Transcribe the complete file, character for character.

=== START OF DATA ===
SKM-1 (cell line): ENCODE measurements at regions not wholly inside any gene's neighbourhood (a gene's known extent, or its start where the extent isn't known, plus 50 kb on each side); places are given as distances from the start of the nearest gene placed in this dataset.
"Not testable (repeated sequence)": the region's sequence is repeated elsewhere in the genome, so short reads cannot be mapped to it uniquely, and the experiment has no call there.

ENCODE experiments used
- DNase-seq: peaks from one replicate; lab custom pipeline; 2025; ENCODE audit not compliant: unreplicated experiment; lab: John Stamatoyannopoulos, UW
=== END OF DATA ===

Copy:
SKM-1 (cell line): ENCODE measurements at regions not wholly inside any gene's neighbourhood (a gene's known extent, or its start where the extent isn't known, plus 50 kb on each side); places are given as distances from the start of the nearest gene placed in this dataset.
"Not testable (repeated sequence)": the region's sequence is repeated elsewhere in the genome, so short reads cannot be mapped to it uniquely, and the experiment has no call there.

ENCODE experiments used
- DNase-seq: peaks from one replicate; lab custom pipeline; 2025; ENCODE audit not compliant: unreplicated experiment; lab: John Stamatoyannopoulos, UW